82. 82. Rodríguez JP, Astudillo P, Ríos S, Pino AM. Involvement of adipogenic potential of human bone marrow mesenchymal stem cells (MSCs) in osteoporosis. Curr Stem Cell Res Ther. 2008;3:208-18
  83. 83. J. Mary Murphy, Kenneth Dixon, Stephen Beck, Dennis Fabian, Andrew Feldman, Frank Barry. Reduced chondrogenic and adipogenic activity of mesenchymal stem cells from patients with advanced osteoarthritis. Arthritis and Rehumatology. Volume46,Issue3. 07 March 2002
  84. 84. Baer PC, Geiger H. Adipose-derived mesenchymal stromal/stem cells: tissue localization, characterization, and heterogeneity. Stem Cells Int. 2012;2012: 812693
  85. 85. Aye MT, Hashemi S, Leclair B, Zeibdawi A, Trudel E, Halpenny M, Fuller V, Cheng G. Expression of stem cell factor and c-kit mRNA in cultured endothelial cells, monocytes and cloned human bone marrow stromal cells (CFU-RF). Exp Hematol. 1992;20:523-7
  86. 86. Dominici M, Le Blanc K, Mueller I, Slaper-Cortenbach I, Marini F, Krause D, et al. Minimal criteria for defining multipotent mesenchymal stromal cells. The International Society for Cellular Therapy position statement.Cytotherapy.(2006) 8:315-7
  87. 87. Planat-Benard, V., Silvestre, JS., Cousin, B., André M., Nibbelink M., Tamarat R., Clergue M., Manneville C, Saillan-Barreau C., Duriez M., Tedgui A., Levy B., Pénicaud L., & Casteilla L. Plasticity of human adipose lineage cells toward endothelial cells: physiological and therapeutic perspectives. Circulation. 2004;109: 656-63
  88. 88. Bajek A, Gurtowska N, Gackowska L, Kubiszewska I, Bodnar M, Marszaek A, Januszewski R, Michalkiewicz J,Drewa T. Does the liposuction method influence the phenotypic characteristic of human adipose-derived stem cells?Biosci Rep. 2015; 14;35
  89. 89. Feisst V, Brooks AE, Chen CJ, Dunbar PR. Characterization of mesenchymal progenitor cell populations directly derived from human dermis. Stem Cells Dev. 2014; 15;23:631-42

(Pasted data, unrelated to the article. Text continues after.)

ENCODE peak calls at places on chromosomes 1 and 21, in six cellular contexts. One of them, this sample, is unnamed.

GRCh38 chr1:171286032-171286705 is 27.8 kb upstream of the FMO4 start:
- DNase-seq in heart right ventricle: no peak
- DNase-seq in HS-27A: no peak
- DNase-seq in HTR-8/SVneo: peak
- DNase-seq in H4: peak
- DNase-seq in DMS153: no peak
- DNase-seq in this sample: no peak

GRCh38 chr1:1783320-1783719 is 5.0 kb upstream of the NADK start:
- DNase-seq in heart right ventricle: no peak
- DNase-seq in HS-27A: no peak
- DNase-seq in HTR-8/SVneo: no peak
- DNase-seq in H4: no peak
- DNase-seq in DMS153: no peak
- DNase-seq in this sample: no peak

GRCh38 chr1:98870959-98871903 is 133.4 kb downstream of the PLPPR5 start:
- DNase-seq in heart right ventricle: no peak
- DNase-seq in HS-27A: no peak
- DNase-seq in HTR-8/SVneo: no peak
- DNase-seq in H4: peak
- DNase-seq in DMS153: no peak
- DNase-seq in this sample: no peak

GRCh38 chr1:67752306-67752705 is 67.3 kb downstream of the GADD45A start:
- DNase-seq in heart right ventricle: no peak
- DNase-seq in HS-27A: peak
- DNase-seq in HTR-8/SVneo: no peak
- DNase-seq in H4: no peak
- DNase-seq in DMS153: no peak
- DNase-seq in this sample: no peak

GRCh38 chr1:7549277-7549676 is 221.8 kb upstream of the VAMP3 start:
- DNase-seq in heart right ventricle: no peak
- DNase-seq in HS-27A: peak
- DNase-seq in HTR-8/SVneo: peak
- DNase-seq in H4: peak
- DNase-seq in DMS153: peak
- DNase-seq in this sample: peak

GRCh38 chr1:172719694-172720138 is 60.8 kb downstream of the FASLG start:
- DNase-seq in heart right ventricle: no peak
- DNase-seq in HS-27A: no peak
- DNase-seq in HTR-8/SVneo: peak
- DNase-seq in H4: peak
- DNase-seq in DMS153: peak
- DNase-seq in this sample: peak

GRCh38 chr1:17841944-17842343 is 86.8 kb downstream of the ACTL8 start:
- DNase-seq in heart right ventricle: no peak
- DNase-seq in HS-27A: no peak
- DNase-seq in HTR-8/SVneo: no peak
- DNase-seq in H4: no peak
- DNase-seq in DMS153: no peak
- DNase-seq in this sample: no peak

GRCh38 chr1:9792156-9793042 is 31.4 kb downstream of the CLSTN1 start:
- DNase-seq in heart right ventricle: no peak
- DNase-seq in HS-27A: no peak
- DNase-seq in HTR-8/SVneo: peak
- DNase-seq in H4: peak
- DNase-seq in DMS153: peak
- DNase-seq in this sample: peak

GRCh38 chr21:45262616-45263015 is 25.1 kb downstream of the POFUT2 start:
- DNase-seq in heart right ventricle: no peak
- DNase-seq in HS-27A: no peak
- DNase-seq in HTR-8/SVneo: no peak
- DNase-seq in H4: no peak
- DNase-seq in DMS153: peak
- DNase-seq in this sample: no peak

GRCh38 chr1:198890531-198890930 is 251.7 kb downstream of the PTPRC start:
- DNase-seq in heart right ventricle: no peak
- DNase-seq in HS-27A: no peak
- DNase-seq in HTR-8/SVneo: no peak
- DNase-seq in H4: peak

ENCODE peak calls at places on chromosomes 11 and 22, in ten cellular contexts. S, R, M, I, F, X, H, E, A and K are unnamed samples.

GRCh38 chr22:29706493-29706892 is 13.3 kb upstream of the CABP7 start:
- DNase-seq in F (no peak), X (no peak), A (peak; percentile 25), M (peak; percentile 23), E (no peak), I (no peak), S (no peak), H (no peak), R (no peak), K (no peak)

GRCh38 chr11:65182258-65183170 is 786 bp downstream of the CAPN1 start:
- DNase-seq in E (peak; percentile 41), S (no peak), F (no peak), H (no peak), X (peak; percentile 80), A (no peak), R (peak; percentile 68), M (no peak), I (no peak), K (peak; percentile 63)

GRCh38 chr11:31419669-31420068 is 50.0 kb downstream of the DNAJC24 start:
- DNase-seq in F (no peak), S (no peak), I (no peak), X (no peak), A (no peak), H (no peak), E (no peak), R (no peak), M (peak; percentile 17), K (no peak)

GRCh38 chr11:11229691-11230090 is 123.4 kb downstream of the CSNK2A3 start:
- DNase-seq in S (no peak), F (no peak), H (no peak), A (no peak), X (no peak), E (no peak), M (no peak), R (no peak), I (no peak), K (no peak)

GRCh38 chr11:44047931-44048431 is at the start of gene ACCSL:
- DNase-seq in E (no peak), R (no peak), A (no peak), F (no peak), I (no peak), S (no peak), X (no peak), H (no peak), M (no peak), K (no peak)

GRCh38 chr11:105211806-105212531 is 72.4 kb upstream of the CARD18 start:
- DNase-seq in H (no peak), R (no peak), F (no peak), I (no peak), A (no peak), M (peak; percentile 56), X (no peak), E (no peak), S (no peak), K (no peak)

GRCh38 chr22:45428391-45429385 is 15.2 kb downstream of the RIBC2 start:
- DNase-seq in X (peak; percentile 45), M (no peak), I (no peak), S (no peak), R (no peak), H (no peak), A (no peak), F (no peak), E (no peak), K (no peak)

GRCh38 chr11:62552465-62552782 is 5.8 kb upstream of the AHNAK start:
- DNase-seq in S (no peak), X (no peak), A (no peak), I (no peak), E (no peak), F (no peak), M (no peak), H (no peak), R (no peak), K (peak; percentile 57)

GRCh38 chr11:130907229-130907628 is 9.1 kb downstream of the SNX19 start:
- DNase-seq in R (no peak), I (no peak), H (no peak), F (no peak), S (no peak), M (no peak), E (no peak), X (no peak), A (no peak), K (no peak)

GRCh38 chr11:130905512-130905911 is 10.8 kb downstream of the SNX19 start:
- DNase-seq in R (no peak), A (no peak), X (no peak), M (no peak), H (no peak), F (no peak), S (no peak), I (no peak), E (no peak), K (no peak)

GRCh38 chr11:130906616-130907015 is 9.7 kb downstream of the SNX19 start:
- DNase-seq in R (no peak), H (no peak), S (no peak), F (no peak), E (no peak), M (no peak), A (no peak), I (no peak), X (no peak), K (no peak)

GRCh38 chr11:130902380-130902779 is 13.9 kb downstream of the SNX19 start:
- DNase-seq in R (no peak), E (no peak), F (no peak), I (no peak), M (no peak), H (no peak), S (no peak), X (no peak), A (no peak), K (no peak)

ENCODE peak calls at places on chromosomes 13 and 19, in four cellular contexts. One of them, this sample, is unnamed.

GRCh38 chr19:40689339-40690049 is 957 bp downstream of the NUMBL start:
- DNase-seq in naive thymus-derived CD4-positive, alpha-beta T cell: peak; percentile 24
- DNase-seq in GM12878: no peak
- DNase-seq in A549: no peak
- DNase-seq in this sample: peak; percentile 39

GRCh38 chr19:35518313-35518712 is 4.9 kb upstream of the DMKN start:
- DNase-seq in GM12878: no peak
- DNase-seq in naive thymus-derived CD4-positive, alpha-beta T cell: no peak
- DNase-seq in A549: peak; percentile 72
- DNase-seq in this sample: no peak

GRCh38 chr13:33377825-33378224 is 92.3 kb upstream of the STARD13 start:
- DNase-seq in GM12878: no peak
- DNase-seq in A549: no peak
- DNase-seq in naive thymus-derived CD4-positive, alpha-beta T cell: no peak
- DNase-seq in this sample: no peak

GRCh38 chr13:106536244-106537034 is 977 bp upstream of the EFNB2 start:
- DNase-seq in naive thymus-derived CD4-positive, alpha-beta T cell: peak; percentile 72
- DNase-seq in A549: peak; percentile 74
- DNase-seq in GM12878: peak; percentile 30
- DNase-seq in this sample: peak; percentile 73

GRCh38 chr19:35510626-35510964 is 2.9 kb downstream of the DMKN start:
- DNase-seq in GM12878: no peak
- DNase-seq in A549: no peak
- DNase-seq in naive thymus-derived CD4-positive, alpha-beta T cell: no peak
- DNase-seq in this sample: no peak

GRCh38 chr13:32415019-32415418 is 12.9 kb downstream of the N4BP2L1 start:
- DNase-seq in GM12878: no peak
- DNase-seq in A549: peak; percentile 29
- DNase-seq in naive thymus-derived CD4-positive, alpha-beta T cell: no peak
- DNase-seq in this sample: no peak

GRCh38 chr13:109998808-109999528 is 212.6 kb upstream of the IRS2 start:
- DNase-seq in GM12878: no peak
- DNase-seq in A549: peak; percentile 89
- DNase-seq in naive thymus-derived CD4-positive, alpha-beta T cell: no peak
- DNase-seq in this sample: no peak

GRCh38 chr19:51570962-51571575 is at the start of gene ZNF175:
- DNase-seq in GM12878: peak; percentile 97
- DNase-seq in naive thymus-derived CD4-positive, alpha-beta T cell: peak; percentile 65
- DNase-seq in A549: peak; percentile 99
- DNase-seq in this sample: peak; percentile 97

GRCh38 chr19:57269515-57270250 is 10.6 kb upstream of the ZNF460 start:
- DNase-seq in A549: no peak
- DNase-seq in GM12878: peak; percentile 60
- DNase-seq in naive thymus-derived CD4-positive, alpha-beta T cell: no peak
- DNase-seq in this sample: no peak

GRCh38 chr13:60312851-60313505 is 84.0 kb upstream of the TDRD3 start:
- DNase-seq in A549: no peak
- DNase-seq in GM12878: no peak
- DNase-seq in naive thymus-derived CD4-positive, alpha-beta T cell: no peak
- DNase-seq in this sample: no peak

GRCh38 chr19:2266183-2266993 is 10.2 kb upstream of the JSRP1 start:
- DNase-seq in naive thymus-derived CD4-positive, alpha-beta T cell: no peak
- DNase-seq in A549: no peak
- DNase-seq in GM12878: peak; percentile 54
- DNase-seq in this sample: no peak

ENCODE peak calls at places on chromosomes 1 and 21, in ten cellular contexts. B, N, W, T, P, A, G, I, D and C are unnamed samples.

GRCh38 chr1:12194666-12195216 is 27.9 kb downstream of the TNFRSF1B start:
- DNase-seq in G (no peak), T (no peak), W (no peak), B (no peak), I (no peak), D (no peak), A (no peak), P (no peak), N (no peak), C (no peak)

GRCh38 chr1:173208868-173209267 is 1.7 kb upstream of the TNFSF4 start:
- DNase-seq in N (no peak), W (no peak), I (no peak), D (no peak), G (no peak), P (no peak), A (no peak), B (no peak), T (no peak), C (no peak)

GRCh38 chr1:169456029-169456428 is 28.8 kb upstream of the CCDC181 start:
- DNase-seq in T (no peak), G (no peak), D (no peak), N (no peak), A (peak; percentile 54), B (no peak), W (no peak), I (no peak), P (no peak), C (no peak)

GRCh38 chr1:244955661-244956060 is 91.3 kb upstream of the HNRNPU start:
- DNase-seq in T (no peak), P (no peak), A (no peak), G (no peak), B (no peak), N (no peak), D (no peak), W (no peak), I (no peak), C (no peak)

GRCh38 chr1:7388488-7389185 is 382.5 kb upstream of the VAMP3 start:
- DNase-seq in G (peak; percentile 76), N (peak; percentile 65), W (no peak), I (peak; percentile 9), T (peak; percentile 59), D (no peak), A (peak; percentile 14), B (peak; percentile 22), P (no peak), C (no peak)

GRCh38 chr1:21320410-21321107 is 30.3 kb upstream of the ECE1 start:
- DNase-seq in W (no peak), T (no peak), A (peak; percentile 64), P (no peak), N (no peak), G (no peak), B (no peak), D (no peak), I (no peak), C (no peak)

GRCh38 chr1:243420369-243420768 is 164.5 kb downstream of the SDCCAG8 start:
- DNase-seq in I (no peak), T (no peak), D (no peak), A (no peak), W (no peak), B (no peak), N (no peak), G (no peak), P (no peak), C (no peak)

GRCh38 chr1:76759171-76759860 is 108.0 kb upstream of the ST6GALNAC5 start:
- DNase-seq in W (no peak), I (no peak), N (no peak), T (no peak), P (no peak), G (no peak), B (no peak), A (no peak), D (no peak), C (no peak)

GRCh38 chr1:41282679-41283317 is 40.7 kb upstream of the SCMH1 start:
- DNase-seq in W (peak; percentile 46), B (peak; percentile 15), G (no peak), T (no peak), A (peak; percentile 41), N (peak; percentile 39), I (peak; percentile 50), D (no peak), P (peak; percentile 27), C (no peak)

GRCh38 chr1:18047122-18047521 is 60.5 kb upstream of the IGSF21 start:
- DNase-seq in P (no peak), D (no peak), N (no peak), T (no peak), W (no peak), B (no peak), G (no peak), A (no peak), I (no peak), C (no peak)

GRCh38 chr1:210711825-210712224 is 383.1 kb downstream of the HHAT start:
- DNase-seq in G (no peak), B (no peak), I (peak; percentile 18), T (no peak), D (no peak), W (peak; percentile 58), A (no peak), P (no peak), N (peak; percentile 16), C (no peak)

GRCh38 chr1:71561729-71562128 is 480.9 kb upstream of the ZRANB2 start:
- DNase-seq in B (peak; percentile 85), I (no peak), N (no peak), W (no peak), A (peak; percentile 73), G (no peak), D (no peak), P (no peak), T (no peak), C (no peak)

90. 90. Bourin P, Bunnell BA, Casteilla L, Dominici M, Katz AJ, March KL, Redl H, Rubin JP, Yoshimura K, Gimble JM. Stromal cells from the adipose tissue-derived stromal vascular fraction and culture expanded adipose tissue-derived stromal/stem cells: a joint statement of the International.Federation for Adipose Therapeutics and Science (IFATS) and the International Society for Cellular Therapy (ISCT). Cytotherapy. 2013; 15:641-8
  91. 91. Baer P. Adipose-derived mesenchymal stromal/stem cells: An update on their phenotype in vivo and in vitro. World J. Stem Cells. 2014; 6: 256-65
  92. 92. ON Koç,J Day,M Nieder,SL Gerson,HM Lazarus, W Krivit. Allogeneic mesenchymal stem cell infusion for treatment of metachromatic leukodystrophy (MLD) and Hurler syndrome (MPS-IH).Bone Marrow Transplantation volume 30, pages215-222 (2002)
  93. 93. Saeed H, Ahsan M, Saleem Z, Iqtedar M, Islam M, Danish Z, et al. Mesenchymal stem cells (MSCs) as skeletal therapeutics - an update. J Biomed Sci. (2016) 23:41. doi: 10.1186/s12929-016-0254-3
  94. 94. Zylinska B, Silmanowicz P, Sobczynska-Rak A, Jarosz L, Szponder T. Treatment of articular cartilage defects: focus on tissue engineering. In Vivo. (2018) 32:1289-300
  95. 95. Du D, Hsu P, Zhu Z, Zhang C. Current surgical options and innovation for repairing articular cartilage defects in the femoral head. J Orthop Translat. (2020) 21:122-8
  96. 96. Nejadnik H, Hui JH, Feng Choong EP, Tai BC, Lee EH. Autologous bone marrow-derived mesenchymal stem cells versus autologous chondrocyte implantation: an observational cohort study. Am J Sports Med. (2010) 38:1110-6
  97. 97. Chen D, Shen J, Zhao W, Wang T, Han L, Hamilton JL, et al. Osteoarthritis: toward a comprehensive understanding of pathological mechanism. Bone Res. (2017) 5:16044
  98. 98. Kuroda R, Ishida K, Matsumoto T, Akisue T, Fujioka H, Mizuno K, et al. Treatment of a full-thickness articular cartilage defect in the femoral condyle of an athlete with autologous bone-marrow stromal cells. Osteoarthritis Cartilage.(2007) 15:226-31
  99. 99. Cai L, Johnstone B H, Cook T G, Tan J, Fishbein M C, Chen PS and March K L. IFATS collection: Human adipose tissue-derived stem cells induce angiogenesis and nerve sprouting following myocardial infarction, in conjunction with potent preservation of cardiac function. Stem Cells. 2009;27:230-7
  100. 100. Nie C1, Yang D, Xu J, Si Z, Jin X, Zhang J. Locally administered adipose-derived stem cells accelerate wound healing through differentiation and vasculogenesis. Cell Transplant. 2011;20:205-16
  101. 101. Rigotti G, Marchi A, Galiè M, Baroni G, Benati D, Krampera M, Pasini A, Sbarbati A. Clinical treatment of radiotherapy tissue damage by lipoaspirate transplant: a healing process mediated by adipose-derived adult stem cells. Plast Reconstr Surg. 2007;119:1409-22

Written By

Mohammed Mesfer Al Kahtani, Ali H. Al Yami, Sarah Saleh Al Qahtani and Sihem Aouabdi

Submitted: June 23rd, 2021 Reviewed: July 9th, 2021 Published: October 17th, 2021